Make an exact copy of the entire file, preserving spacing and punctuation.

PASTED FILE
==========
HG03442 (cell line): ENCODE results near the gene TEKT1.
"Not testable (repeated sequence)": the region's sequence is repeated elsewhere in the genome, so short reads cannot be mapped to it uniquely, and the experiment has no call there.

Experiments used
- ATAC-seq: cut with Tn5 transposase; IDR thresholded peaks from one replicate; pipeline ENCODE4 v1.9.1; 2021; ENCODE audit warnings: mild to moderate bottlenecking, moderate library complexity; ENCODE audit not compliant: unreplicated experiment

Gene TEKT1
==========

HG03442 (cell line): ENCODE results near the gene TEKT1.
"Not testable (repeated sequence)": the region's sequence is repeated elsewhere in the genome, so short reads cannot be mapped to it uniquely, and the experiment has no call there.

Experiments used
- ATAC-seq: cut with Tn5 transposase; IDR thresholded peaks from one replicate; pipeline ENCODE4 v1.9.1; 2021; ENCODE audit warnings: mild to moderate bottlenecking, moderate library complexity; ENCODE audit not compliant: unreplicated experiment

Gene TEKT1